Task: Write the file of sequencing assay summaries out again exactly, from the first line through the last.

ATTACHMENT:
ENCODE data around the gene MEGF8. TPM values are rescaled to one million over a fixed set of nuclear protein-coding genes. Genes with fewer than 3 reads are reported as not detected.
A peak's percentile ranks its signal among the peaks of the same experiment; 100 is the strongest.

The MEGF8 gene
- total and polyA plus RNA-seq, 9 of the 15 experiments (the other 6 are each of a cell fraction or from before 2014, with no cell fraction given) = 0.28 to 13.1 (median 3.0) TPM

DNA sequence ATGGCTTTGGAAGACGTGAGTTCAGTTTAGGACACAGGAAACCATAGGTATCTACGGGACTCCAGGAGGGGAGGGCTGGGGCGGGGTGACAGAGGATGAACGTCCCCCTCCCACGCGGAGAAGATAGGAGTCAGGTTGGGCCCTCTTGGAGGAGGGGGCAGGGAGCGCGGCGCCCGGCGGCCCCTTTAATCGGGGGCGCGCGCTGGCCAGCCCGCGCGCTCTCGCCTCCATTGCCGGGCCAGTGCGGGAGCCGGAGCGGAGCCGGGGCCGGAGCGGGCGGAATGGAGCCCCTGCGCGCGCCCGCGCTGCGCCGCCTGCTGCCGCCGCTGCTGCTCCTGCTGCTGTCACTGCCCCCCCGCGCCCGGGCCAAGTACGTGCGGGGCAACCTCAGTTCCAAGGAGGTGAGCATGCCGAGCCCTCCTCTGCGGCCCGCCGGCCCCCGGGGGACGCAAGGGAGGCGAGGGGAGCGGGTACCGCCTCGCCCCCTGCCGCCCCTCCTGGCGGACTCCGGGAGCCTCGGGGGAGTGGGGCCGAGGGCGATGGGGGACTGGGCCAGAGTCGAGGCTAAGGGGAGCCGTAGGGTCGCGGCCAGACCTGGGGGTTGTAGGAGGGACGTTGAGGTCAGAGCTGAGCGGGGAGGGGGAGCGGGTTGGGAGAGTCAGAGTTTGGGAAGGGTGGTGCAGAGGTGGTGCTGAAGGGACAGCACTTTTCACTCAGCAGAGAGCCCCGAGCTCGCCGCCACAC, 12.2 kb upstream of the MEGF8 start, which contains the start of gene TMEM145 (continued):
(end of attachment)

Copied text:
ENCODE data around the gene MEGF8. TPM values are rescaled to one million over a fixed set of nuclear protein-coding genes. Genes with fewer than 3 reads are reported as not detected.
A peak's percentile ranks its signal among the peaks of the same experiment; 100 is the strongest.

The MEGF8 gene
- total and polyA plus RNA-seq, 9 of the 15 experiments (the other 6 are each of a cell fraction or from before 2014, with no cell fraction given) = 0.28 to 13.1 (median 3.0) TPM

DNA sequence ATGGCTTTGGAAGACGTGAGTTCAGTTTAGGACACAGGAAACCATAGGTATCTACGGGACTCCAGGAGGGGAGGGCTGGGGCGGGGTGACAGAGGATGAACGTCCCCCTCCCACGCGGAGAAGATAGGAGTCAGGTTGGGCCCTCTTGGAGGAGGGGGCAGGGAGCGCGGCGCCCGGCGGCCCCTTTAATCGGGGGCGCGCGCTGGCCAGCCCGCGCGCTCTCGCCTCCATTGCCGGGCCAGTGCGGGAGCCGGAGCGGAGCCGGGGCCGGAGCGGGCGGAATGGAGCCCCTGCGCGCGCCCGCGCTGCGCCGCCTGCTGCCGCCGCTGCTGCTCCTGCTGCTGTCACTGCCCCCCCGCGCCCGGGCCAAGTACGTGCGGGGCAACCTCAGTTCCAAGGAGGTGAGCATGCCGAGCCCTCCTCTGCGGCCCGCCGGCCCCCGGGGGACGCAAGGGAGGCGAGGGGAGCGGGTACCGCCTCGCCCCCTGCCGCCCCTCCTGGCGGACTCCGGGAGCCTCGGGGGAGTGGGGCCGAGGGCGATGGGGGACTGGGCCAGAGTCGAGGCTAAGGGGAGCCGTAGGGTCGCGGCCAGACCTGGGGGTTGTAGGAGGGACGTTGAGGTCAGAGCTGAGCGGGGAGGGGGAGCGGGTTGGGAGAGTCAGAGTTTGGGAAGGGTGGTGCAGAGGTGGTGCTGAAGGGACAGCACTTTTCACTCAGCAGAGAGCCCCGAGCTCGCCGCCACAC, 12.2 kb upstream of the MEGF8 start, which contains the start of gene TMEM145 (continued):